The goal of all these technologies is the same: to aim at cancerous tumors, especially those that have always evaded treatment. The field is constantly changing as new technologies undergo development and make their way into hospitals. “There are a lot of things coming,” remarks Orringer. One he finds especially interesting is the promise of fluorescent dyes, particularly a dye called 5-aminolevulinic acid (5-ALA). “What 5-ALA does is cross the blood–brain barrier into brain-tumor cells, and by exploiting metabolic differences in the cells, the compound is metabolized to a fluorescent byproduct,” he explains. “When you excite the tissue at a specific wavelength using some optic filters that can be easily put onto an operating microscope, the tumor will glow orange.” 5-ALA has received approval in Europe to guide brain-tumor surgery, and Constantinos Hadjipanayis at Mount Sinai Medical Center in New York is spearheading the effort to gain similar approval in the United States.
Fluorescent dyes are also in the pipeline for guiding radiation therapy, Im says. He mentions work underway to develop dyes that target characteristic blood vessels associated with tumors. “That means that instead of blindly removing all the lymph nodes, for example, in endometrial cervical cancer cases, we can use imaging and dyes to just take out that one lymph node that lights up and not destroy normal tissue.”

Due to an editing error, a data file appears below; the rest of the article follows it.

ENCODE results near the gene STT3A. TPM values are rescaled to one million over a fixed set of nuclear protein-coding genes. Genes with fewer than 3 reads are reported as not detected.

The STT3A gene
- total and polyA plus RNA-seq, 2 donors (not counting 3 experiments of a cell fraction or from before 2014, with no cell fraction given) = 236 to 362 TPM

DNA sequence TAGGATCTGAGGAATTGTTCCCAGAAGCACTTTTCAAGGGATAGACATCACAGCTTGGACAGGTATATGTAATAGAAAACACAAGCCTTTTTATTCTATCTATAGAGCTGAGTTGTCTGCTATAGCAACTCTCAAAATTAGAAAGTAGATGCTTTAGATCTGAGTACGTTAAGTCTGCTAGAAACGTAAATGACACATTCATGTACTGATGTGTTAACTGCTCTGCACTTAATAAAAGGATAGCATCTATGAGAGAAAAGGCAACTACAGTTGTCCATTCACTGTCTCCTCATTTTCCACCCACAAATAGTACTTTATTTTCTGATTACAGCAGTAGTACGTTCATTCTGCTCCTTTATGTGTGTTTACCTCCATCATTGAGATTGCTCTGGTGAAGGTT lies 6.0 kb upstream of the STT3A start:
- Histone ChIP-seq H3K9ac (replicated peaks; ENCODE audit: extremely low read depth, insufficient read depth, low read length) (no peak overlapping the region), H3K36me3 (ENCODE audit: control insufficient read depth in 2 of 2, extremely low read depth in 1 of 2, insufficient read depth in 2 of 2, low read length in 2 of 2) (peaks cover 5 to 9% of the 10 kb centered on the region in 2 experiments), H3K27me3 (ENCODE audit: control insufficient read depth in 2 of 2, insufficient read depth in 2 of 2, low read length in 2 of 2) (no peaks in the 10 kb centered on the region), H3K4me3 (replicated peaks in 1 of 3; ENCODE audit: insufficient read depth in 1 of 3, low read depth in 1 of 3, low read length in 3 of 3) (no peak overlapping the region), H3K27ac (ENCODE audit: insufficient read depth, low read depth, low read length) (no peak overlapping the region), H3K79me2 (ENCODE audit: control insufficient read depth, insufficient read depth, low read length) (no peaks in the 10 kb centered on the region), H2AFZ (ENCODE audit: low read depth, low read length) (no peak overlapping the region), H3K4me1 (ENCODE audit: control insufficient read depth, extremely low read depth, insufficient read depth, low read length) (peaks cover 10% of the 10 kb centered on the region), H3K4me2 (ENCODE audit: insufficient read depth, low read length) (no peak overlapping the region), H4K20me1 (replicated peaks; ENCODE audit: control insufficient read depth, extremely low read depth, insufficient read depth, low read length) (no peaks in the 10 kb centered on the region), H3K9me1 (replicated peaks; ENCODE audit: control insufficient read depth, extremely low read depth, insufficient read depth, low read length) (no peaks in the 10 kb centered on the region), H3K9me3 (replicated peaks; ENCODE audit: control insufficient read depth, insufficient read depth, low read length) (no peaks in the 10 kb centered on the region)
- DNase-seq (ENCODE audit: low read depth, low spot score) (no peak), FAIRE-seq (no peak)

Imaging is just one area that will influence cancer treatment. One thing that intrigues Minsky is the potential melding of radiation and immunotherapy. Study results have suggested that radiation increases the body’s natural antitumor, immunogenic response (called the abscopal response), although scientists still don’t know the exact mechanism behind this. “There’s still a lot of basic science research ongoing, but we find that when we treat the tumor with radiation, the tumor gives off some signal to enhance the body’s immune response, and that is further enhanced by immunotherapy,” he says. Clinical trials are now under way to examine this phenomenon.
Many other advances are in the works that will help to eliminate even the most insidious tumors, Orringer remarks. “It’s an exciting time. And it is also a time to encourage the collaboration between physicians, basic scientists, and engineers. Single-handedly, there’s no way I would have had the opportunity to address the concern that I had back when I was a medical student and seeing my first brain-tumor operation.” He adds, “The progress that we were able to make on the microscope, and all the progress we are making in this area of cancer technology, has come and will come through close cooperation between different disciplines as well as between academia and industry. It’s only through that kind of cooperation that I think we will be able to develop the approaches that are really promising and that will be useful to us in the fight against cancer.”